Poffenberger added that the practice of culturing rattan and bamboo is also growing in Cambodia. For example, training is given on how to separate and prepare bamboo seedlings for planting, when to plant, and how to plant three bamboos in a triangle to improve wind resistance. Amanda Bradley of CFI Cambodia reports that community forestry groups are also protecting bamboo and rattan habitat by organising patrols to prevent burning and logging.

Crafting a quality product

To enhance development of bamboo and rattan handicrafts, each VNE supported by CAN-DO holds regular gatherings to discuss methods for improving quality, colouring, pattern, product size and delivery. More formal monthly meetings are held where producers review their achievements and develop action plans for the following month.

Heang notes that VNE members are beginning to understand that customer preferences must be taken seriously to improve profitability. In addition to customer feedback, producers receive support and regular field visits from CAN-DO. Heang notes, "We correct technical mistakes based on what we find at the village production line. They did not previously have the knowledge and skills, so it is a challenge for them to do it well. However, they are 'learning-by-doing' with strong support." These strategies are also endorsed by Poffenberger who believes "improved processing can substantially enhance NTFP values, often raising the gate price of a product by 300-1,000 per cent."

Producers are now transporting their goods directly to the retailers, cutting out the middle man and thus increasing their profits (Sarim Heang, CAN-DO )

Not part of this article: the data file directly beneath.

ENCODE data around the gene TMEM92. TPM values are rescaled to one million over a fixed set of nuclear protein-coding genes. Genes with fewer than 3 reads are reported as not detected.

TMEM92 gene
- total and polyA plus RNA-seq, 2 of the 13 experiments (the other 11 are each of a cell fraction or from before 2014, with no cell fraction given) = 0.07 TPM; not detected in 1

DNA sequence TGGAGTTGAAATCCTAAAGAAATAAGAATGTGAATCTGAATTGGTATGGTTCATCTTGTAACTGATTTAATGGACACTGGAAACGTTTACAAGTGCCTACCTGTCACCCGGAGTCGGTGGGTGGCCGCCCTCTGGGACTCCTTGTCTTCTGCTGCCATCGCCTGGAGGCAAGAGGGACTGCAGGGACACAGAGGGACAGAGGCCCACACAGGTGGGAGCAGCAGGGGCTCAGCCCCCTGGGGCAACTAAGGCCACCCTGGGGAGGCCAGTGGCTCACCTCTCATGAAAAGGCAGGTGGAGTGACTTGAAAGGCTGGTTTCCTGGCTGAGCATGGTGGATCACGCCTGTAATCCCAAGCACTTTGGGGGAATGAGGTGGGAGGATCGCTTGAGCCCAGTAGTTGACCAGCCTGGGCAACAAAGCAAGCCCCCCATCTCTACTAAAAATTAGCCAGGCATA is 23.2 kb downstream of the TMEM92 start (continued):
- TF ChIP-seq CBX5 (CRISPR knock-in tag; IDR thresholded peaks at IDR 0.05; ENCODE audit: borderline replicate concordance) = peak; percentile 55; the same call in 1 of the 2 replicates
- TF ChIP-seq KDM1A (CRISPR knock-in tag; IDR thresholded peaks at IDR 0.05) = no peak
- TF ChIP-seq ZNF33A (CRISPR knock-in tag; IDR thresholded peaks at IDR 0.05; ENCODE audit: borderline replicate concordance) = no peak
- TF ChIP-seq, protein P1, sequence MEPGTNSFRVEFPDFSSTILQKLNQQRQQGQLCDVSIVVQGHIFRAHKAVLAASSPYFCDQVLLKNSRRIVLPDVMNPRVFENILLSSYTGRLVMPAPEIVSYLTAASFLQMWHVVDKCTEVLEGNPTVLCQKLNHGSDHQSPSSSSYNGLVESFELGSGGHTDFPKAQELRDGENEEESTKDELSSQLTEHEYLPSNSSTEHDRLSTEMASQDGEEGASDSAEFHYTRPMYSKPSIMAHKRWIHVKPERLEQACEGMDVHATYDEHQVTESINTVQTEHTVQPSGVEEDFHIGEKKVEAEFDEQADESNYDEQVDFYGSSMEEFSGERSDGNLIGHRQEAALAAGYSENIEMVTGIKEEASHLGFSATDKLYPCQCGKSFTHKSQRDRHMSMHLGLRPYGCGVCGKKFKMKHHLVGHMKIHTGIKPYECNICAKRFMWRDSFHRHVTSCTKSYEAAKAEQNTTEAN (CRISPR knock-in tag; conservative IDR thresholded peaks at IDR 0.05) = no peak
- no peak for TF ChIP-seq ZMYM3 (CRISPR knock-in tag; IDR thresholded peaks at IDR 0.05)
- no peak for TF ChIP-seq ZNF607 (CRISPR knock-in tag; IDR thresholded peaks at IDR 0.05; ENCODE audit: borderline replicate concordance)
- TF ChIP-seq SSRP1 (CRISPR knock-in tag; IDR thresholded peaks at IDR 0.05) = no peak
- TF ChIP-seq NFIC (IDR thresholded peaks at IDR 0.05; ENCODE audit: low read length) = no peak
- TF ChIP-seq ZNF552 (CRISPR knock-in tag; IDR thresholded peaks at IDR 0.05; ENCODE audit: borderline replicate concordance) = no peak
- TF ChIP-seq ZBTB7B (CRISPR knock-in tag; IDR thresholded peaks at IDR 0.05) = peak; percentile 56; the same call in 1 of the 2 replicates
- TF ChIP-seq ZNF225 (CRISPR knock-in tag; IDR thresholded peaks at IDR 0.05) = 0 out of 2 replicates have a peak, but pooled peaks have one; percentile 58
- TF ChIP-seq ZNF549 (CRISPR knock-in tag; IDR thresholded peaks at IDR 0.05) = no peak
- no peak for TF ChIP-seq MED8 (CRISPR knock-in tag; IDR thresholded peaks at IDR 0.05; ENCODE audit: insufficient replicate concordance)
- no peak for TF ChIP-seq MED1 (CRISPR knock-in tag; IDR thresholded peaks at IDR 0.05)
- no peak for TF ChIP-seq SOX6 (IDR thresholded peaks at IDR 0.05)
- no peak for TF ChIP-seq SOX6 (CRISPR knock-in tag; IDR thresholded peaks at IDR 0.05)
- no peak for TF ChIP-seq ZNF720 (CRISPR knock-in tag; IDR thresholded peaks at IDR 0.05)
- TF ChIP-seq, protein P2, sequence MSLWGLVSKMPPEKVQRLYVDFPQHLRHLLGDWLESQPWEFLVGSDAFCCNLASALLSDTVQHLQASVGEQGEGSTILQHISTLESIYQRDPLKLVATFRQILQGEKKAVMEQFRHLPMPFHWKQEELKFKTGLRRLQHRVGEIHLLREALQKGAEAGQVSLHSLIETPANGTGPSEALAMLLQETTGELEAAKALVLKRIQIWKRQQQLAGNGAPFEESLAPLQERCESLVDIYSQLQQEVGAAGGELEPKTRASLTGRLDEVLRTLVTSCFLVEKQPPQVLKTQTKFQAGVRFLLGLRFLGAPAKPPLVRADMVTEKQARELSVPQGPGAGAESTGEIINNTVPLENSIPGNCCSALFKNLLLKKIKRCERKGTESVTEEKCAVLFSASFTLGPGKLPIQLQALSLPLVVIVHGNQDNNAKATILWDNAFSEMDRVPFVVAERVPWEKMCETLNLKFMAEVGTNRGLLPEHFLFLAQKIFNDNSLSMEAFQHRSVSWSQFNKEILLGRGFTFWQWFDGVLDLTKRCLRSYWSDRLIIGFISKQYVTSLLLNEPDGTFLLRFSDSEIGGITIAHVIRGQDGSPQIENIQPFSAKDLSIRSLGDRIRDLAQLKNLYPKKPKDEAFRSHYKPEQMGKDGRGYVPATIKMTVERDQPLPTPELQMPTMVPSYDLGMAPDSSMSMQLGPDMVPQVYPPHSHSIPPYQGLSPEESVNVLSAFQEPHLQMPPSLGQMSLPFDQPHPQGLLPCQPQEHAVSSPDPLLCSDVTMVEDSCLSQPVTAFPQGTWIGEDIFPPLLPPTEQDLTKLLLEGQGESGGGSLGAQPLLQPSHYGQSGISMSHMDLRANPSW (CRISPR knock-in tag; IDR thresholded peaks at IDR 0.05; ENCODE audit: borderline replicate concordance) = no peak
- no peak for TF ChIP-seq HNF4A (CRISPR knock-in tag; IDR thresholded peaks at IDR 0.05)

Producers are now transporting their goods directly to the retailers, cutting out the middle man and thus increasing their profits
Sarim Heang, CAN-DO

Creating direct market access is also supported by CAN-DO, particularly with rattan back-baskets sold in Banlung town. Producers are now transporting their goods directly to two retailers, cutting out middlemen and thus increasing profits. In addition, with partners such as the Artisan's Association of Cambodia, CAN-DO is assisting producers to design more value-added products, including musical instruments, and home accessories. During the last six months, Heang reports that VNE members have begun to realise that bamboo and rattan will provide significant income for their families, but only if they continue to protect the forest, adopt sustainable methods of cultivation and harvesting, and continually work to improve product quality.

CAN-DO is part of collaborative network of non-governmental organisations (NGOs) and community-based organisations. It works closely with the Non-Timber Forest Product- Exchange Programme for South and South East Asia, the National NTFP Working Group, and some handicrafts-based NGOs and enterprises in Cambodia to enable the CHIP endeavour to move forward. It is also registered with the Ministry of Interior of the Royal Government of Cambodia.

Written by: Treena Hein

Date published: September 2007